It’s no accident that these examples from history all involved political or ideological opponents. The presumption of innocence is one of the first casualties of a totalitarian mindset when political orthodoxy is threatened. So what are we to make of the fact that so many Americans now are willing to presume that Supreme Court Justice Kavanaugh is guilty, even though his accusers could provide no evidence, no witnesses, and no corroboration. Gang rapes at party after party – really? These are the same people who think nothing of suborning perjury and tampering with witnesses, to wit Leland Keyser who felt pressured to change her story to help her friend Christine Blasey Ford. If these totalitarians get their way, there will be more Salem witch trials ahead. No man or boy – or women or girl – will be safe.
I say we put Justice Kavanaugh on the rack until he confesses to his political and ideological crimes. It’s obviously sorcery that put him on the Supreme Court and we need an FBI investigation to get to the bottom of it.
The 2016 election was the fifth time in history that the U.S. elected a President who lost the popular vote. The last time that happened - Bush v. Gore in 2000 – a serious movement was begun to get rid of the Electoral College. Tonight, I’ll review the reasons we have the Electoral College and bring you up to date on the main effort to elect future Presidents by popular vote.
Article II, Section 1 of the U.S. Constitution set up the first version of the Electoral College where, over-simplifying a bit, the candidate getting the majority of the electoral votes became President and the runner-up became Vice-President. But there were problems with the elections of 1796 and 1800. In 1796, the President and Vice-President elected under this system were from different political parties, which didn’t work out so great. And in 1800, the election went to the House of Representatives where it took 36 ballots to get Thomas Jefferson elected President. The 12th Amendment was ratified in 1804 to refine the process.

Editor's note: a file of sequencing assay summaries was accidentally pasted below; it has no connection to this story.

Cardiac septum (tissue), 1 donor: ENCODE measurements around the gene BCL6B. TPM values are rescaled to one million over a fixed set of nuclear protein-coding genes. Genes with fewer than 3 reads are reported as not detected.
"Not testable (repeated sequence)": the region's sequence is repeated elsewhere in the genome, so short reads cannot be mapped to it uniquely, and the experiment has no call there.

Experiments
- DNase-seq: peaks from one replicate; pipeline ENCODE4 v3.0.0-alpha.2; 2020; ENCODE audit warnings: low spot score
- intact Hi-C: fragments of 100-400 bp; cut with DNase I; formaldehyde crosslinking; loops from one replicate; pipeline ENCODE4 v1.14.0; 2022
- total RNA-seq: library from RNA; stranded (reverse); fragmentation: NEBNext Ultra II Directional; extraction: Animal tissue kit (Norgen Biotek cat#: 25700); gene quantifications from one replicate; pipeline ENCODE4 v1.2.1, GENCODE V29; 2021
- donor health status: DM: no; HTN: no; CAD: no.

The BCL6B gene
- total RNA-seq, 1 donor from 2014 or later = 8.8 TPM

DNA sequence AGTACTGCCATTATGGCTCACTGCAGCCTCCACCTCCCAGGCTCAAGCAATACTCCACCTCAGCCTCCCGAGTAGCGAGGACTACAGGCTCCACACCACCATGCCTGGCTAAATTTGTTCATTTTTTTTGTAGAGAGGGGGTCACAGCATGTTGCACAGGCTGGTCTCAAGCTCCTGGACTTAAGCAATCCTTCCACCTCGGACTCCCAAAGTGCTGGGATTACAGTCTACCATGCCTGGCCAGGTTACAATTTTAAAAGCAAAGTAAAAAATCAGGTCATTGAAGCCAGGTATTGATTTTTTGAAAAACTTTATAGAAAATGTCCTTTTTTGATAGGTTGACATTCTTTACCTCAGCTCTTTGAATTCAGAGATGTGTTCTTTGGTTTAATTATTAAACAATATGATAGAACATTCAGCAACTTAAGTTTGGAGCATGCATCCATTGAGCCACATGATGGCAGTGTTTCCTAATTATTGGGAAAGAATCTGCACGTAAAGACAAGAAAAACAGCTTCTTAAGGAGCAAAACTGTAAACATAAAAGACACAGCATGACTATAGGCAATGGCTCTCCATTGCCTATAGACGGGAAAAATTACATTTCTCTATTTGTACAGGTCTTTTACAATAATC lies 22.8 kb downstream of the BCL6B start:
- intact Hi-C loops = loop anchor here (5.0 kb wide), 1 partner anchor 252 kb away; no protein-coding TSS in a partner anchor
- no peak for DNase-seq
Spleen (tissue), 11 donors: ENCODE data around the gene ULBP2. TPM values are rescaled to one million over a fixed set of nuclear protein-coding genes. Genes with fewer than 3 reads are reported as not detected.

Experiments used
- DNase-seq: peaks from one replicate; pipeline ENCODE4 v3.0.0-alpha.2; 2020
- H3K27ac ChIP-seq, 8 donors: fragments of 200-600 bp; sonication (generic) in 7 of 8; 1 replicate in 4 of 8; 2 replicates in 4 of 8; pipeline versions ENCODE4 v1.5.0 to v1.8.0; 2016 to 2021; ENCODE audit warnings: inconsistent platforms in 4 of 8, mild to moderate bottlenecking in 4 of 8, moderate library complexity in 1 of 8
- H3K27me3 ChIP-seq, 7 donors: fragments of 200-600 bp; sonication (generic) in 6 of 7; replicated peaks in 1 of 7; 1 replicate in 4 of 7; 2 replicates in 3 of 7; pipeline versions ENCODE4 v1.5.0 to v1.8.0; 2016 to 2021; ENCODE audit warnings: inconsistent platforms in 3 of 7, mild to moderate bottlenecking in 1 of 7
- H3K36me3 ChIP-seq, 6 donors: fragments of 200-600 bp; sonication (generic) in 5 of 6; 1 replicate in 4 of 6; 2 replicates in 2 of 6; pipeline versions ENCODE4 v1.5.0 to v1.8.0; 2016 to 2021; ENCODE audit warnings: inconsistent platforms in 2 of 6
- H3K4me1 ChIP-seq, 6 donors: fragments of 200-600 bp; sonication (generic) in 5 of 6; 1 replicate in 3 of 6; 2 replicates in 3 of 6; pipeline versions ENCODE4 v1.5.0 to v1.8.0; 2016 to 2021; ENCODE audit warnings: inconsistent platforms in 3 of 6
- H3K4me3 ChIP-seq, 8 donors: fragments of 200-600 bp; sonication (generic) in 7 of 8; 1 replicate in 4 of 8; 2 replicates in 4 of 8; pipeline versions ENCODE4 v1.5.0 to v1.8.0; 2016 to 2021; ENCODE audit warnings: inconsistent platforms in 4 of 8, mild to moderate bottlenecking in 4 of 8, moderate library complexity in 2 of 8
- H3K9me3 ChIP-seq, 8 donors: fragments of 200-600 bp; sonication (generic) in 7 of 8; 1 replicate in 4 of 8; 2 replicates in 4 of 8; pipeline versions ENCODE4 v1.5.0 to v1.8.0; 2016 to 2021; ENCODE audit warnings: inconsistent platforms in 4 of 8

Lots of reasons have been put forth why we have the Electoral College and why it’s a good thing:
Today, the National Popular Vote Compact has gained ground since the last time I spoke to you about it. Under the compact, states give their Electoral College votes to the candidate who wins the national popular vote, not the state’s popular vote. The compact has been joined by 11 blue states and the District of Columbia which, together, have 172 electoral votes, nearly two-thirds of the 270 votes required for the compact to take effect. The compact has been called an end-run around the Constitution because, with 270 electoral votes, future Presidents would effectively be chosen by popular vote, not by independent electors as they are today.
Many fear that no conservative President could ever be elected again if the compact picks up a 270-vote majority. However, the results are not a foregone conclusion. First, the compact cuts both ways. In 2004, under the compact, California’s electoral votes would have gone to George W. Bush, even though John Kerry won 1.2 million more votes in California than Bush did. This is because Bush won the national popular vote that year.
Also, you can bet that people would sue to prevent the National Popular Vote Compact from taking effect, and the Supreme Court would ultimately have to decide the issue. States can join compacts under Article I, Section 10 of the Constitution, that’s not in dispute. But some have argued that congressional consent would have to be obtained before the compact could be enforced and any implementation of the compact without that consent would immediately be challenged. Others argue that what the compact is attempting to do can only be done by constitutional amendment. I could even see small states attempting to secede from the union in the event the compact takes effect, because it would undo one of the inducements that drew them into the union in the first place. It could be argued they have settled expectations in this area that cannot be undone by a conspiracy of larger states.